Skip to content

Hereditary angioedema

Summary of Hereditary angioedema
Hereditary angioedema is a rare, autosomal dominantly inherited blood disorder that causes episodic attacks of swelling that may affect the face, extremities, genitals, gastrointestinal tract and upper airways. Episodes may be triggered by trauma, surgery, dental work, menstruation, some medications, viral illness and stress; however, this is not always readily determined. Hereditary angioedema may also be caused by C1 esterase inhibitor deficiency. This leads to unregulated activation of kallikrein and increased bradykinin.

Assessments
Hereditary angioedema

Flashcards

0 / 6 complete

Questions

1 / 1 complete
High Yield Notes
5 pages
Flashcards

Hereditary angioedema

6 flashcards
Preview

is a complement protein disorder that causes hereditary angioedema.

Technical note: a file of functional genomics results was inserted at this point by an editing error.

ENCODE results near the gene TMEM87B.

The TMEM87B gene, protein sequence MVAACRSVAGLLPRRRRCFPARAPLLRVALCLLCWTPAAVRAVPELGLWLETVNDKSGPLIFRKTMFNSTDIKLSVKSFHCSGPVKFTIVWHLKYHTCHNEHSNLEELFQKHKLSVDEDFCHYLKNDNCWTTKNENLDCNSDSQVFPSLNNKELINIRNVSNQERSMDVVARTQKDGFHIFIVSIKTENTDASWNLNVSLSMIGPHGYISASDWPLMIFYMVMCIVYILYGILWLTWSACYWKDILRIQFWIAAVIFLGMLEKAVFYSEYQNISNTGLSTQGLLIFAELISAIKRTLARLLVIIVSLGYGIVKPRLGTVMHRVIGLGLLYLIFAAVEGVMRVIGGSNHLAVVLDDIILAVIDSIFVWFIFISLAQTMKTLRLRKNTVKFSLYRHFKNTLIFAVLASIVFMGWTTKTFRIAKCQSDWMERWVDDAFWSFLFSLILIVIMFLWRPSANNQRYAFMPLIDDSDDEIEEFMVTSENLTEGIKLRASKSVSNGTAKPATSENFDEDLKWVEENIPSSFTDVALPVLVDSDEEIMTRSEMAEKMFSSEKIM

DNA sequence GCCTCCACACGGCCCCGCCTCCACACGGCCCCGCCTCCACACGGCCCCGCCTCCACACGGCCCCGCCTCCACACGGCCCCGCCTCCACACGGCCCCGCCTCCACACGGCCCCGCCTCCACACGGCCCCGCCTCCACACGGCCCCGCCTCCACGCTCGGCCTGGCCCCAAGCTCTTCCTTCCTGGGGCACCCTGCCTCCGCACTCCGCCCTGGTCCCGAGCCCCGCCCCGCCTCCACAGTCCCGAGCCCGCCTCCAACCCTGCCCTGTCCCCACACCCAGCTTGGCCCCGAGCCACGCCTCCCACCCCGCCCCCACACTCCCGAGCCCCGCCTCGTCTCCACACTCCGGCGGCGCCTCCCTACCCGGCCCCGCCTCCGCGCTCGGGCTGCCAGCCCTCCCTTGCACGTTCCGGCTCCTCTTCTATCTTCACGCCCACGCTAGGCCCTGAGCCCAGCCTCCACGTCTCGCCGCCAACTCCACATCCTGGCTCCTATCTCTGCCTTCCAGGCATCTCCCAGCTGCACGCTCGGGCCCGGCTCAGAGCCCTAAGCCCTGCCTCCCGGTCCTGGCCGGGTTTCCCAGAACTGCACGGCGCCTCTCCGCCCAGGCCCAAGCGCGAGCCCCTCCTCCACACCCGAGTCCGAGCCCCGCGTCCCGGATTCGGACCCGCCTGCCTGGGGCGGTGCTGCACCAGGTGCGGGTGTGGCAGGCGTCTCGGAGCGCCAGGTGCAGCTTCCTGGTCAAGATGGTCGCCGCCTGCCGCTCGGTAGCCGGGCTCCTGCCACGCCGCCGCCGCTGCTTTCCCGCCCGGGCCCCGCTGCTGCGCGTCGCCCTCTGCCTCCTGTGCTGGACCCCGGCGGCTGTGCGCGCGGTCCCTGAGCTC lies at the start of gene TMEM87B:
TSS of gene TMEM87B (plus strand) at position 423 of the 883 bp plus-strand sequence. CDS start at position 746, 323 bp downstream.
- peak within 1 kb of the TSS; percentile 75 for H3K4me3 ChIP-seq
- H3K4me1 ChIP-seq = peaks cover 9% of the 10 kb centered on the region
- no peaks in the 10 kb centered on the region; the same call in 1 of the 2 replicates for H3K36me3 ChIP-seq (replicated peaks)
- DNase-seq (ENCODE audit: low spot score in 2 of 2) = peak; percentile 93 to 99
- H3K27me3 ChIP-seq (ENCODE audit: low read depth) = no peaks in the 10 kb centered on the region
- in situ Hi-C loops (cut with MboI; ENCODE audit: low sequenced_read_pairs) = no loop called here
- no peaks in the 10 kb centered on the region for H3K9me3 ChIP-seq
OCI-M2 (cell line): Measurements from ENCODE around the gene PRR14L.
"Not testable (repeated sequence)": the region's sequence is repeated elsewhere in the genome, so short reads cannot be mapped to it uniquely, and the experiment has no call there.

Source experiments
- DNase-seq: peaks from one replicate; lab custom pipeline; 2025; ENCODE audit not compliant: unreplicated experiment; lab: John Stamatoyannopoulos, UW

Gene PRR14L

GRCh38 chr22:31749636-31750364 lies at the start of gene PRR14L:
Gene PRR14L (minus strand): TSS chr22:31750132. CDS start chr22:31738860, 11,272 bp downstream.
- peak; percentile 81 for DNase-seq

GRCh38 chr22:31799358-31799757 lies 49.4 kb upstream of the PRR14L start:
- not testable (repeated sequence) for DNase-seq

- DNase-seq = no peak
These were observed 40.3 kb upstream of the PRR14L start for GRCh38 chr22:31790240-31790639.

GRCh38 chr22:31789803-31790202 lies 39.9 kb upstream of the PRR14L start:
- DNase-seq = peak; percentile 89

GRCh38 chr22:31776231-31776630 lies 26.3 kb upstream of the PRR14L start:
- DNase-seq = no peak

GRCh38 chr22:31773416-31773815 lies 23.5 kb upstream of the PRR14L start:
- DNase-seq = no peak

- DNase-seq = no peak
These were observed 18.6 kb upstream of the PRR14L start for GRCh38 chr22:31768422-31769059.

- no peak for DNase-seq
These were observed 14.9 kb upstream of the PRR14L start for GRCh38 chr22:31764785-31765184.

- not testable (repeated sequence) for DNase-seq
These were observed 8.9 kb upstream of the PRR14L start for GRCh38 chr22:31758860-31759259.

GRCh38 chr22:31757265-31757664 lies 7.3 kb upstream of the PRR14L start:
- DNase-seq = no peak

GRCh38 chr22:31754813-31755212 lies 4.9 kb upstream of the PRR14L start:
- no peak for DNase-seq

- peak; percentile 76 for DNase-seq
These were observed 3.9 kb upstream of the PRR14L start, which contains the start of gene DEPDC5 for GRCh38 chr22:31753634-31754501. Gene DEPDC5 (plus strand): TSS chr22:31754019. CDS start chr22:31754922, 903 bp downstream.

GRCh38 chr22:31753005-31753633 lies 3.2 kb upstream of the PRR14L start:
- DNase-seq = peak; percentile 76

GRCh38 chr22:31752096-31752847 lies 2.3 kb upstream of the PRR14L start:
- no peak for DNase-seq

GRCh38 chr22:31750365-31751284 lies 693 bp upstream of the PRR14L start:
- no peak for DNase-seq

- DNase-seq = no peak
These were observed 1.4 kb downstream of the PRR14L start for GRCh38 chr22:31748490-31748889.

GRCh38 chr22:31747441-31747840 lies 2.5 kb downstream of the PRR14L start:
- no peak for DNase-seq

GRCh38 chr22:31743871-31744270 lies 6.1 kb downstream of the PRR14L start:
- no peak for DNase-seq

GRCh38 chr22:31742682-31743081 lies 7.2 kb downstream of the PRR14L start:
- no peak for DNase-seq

Questions

USMLE® Step 1 style questions USMLE

1 questions

USMLE® Step 2 style questions USMLE

1 questions
Preview

A 17-year-old girl with a 3-year history of recurrent facial, hand and foot swelling comes to an allergy and immune specialist for evaluation. She also has experienced concurrent throat tightness and GI upset. These relapsing episodes of swelling are not accompanied by pruritus or skin rash. The patient has recognized no environmental triggers. She takes no prescription or over the counter medications. Allergy testing reveals no identifiable allergens. Complement testing reveals low levels of C1-INH. Which of the following is most likely to be true of this patient’s condition?

External References